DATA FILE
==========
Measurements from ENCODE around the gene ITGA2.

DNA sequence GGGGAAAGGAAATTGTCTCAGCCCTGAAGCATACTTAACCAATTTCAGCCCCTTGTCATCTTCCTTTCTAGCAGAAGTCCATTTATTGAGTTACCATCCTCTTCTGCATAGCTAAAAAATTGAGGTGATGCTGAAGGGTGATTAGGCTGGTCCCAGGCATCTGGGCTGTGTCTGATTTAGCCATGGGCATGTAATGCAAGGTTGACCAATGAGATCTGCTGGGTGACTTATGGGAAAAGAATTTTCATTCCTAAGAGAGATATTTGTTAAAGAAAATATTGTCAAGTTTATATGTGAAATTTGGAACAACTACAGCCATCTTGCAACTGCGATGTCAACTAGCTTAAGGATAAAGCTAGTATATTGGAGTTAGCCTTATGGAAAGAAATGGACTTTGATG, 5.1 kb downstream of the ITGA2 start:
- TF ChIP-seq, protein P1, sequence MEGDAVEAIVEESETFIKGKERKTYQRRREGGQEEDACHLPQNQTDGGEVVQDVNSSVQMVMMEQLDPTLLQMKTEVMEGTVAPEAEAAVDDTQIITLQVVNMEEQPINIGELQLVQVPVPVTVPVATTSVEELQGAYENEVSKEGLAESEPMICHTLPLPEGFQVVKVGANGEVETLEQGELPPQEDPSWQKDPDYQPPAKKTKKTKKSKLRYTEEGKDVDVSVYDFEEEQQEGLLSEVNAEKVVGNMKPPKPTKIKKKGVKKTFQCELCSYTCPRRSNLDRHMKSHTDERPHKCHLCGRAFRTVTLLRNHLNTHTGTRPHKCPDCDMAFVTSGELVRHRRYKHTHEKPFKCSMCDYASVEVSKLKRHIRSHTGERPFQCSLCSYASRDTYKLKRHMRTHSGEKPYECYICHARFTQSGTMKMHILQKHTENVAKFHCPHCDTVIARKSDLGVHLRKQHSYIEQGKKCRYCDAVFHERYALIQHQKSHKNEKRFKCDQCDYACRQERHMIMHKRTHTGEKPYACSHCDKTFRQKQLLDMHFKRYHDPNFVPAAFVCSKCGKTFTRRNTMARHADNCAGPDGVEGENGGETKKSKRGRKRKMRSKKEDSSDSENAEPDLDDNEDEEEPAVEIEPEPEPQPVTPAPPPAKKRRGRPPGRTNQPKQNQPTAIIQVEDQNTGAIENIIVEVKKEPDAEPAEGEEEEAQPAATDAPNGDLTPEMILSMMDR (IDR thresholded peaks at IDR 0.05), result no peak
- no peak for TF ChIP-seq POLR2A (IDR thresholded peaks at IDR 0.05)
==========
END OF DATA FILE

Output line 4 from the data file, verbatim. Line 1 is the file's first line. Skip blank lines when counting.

- no peak for TF ChIP-seq POLR2A (IDR thresholded peaks at IDR 0.05)